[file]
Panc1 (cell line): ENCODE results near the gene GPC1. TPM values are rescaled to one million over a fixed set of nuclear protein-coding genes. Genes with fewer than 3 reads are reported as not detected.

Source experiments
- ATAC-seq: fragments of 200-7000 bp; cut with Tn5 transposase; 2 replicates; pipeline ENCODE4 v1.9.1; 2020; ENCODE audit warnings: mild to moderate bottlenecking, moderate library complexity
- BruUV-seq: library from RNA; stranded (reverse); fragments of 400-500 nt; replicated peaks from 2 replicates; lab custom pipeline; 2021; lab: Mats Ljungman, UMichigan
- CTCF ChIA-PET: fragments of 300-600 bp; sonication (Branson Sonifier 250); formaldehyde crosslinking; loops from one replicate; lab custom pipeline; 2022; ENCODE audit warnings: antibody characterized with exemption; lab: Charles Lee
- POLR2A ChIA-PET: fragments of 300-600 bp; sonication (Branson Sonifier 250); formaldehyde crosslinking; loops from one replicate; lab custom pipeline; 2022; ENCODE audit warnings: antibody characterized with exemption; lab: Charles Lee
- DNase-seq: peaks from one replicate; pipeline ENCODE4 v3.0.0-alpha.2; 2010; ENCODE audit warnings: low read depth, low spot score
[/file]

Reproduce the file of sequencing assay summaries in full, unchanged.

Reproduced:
Panc1 (cell line): ENCODE results near the gene GPC1. TPM values are rescaled to one million over a fixed set of nuclear protein-coding genes. Genes with fewer than 3 reads are reported as not detected.

Source experiments
- ATAC-seq: fragments of 200-7000 bp; cut with Tn5 transposase; 2 replicates; pipeline ENCODE4 v1.9.1; 2020; ENCODE audit warnings: mild to moderate bottlenecking, moderate library complexity
- BruUV-seq: library from RNA; stranded (reverse); fragments of 400-500 nt; replicated peaks from 2 replicates; lab custom pipeline; 2021; lab: Mats Ljungman, UMichigan
- CTCF ChIA-PET: fragments of 300-600 bp; sonication (Branson Sonifier 250); formaldehyde crosslinking; loops from one replicate; lab custom pipeline; 2022; ENCODE audit warnings: antibody characterized with exemption; lab: Charles Lee
- POLR2A ChIA-PET: fragments of 300-600 bp; sonication (Branson Sonifier 250); formaldehyde crosslinking; loops from one replicate; lab custom pipeline; 2022; ENCODE audit warnings: antibody characterized with exemption; lab: Charles Lee
- DNase-seq: peaks from one replicate; pipeline ENCODE4 v3.0.0-alpha.2; 2010; ENCODE audit warnings: low read depth, low spot score